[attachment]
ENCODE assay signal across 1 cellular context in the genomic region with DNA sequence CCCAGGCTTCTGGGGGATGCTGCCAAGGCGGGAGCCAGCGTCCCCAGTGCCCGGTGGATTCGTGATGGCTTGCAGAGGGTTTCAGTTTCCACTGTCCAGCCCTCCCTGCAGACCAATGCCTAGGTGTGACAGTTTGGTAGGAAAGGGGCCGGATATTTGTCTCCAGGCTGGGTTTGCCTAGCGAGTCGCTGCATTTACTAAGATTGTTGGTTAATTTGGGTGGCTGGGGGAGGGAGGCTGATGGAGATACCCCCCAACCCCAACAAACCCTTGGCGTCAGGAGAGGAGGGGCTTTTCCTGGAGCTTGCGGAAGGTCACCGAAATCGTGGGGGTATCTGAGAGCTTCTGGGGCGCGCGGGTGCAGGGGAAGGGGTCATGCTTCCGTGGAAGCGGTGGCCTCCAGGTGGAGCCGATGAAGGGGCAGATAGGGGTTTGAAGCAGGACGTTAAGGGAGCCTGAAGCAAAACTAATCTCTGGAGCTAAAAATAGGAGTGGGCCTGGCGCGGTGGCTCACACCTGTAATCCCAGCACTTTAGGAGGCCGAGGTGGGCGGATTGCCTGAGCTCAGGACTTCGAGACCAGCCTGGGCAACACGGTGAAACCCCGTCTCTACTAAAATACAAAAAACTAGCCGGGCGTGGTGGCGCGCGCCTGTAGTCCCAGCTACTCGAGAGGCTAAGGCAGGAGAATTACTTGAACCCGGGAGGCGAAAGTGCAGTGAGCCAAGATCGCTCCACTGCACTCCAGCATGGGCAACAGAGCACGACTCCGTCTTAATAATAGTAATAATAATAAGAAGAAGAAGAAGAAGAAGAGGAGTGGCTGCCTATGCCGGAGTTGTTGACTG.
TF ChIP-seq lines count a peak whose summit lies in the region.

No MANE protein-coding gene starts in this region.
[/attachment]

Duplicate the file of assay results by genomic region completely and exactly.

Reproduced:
ENCODE assay signal across 1 cellular context in the genomic region with DNA sequence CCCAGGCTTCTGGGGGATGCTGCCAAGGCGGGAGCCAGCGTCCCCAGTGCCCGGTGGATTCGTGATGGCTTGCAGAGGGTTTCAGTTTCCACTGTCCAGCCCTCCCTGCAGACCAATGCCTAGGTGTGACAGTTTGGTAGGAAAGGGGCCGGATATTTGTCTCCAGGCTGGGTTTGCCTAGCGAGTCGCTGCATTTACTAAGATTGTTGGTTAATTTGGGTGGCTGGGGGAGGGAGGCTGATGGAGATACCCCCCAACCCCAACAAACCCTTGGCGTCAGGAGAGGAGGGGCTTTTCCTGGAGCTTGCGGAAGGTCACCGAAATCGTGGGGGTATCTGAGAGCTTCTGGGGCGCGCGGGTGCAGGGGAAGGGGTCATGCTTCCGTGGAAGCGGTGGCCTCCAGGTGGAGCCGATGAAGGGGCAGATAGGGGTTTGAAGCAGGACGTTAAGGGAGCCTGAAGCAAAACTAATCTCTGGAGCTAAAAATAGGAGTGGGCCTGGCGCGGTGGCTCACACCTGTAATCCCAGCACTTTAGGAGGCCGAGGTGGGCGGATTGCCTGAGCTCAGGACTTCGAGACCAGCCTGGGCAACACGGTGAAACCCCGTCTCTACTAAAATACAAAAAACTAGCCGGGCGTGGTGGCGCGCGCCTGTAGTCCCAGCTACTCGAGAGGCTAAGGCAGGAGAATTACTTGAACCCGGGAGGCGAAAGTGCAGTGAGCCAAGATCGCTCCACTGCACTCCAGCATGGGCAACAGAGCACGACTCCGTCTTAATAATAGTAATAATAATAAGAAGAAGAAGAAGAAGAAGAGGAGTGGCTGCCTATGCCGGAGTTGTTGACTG.
TF ChIP-seq lines count a peak whose summit lies in the region.

No MANE protein-coding gene starts in this region.